When they initially filed the Dismissal Motion in April 2009, the Appellees were creditors of the Debtor. They had alleged the Debtor caused their injury. Dismissal at that juncture would have given them redress in the form of a release of the restrictions of the automatic stay and avoidance of any possibility that their claims would be discharged. Standing was not at issue.
When the bankruptcy court considered the Dismissal Motion upon remand, however, the circumstances had changed significantly. At that point, the Debtor had received his discharge and the case had been fully administered without a distribution to creditors. The Appellees considered the Dismissal Motion moot and at the hearing did not offer any relief that they might obtain. Accordingly, the Panel cannot identify any effective relief that would follow from a favorable ruling on the Dismissal Motion.
In fact, the Appellees could be potentially harmed if the case were dismissed as opposed to closed. That is, under § 350(b) only a case that has been closed, as opposed to dismissed, can be reopened under § 350. See Pingaro v. Ameriquest Mtg. Co. (In re Pingaro), No. MB 08-025, 2008 WL 8664764, *2 (B.A.P. 1st Cir. Aug. 14, 2008); see also Bernegger v. King, No. 10-CV-1158, 2011 WL 2518788, *1 (E.D. Wis. Jun. 23, 2011); In re Archer, 264 B.R. 165, 168 (Bankr. E.D. Va. 2001).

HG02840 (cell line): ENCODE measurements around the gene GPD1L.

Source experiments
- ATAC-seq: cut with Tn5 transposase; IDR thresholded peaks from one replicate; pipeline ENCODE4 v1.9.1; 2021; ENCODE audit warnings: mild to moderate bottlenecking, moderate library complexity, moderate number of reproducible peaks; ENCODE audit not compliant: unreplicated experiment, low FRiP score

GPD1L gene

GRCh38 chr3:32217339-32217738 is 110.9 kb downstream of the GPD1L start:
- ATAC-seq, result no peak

Likewise, § 362(c)(3) would provide the Appellees no relief were the case dismissed instead of closed. In brief, that statute provides that if the Debtor files for bankruptcy within one year after dismissal, the stay with respect to any action on a debt or lease would terminate after 30 days unless he were to obtain a continuation by demonstrating the case filing was in good faith. This provision, however, would not apply to the Appellees because they would not be creditors of the Debtor in a subsequent filing. Rather, the shortened stay would only apply to hypothetical non-existent creditors whose rights we need not consider.
We conclude that there is no constitutional standing because of the lack of redressability.
But even were we not to have reached that conclusion, we would have been required to view favorably the Debtor’s argument regarding mootness. “Mootness is an extension of the U.S. Constitution’s requirement of standing. . . . ‘Mootness results when events occur during the pendency of a litigation which render the court unable to grant the requested relief.’” B-Line, LLC v. Wingerter (In re Wingerter), 594 F.3d 931, 936 (6th Cir. 2010); see also Horizon Bank & Trust Co. v. Mass. Dept. of Rev, 391 F.3d 48, 53 (1st Cir. 2004) (“A case is moot when the issues are no longer live or the parties no longer have a legally cognizable interest in the outcome.”). In considering mootness, a court must determine whether a controversy exists given the intervening events. In re Wingerter, 594 F.3d at 936.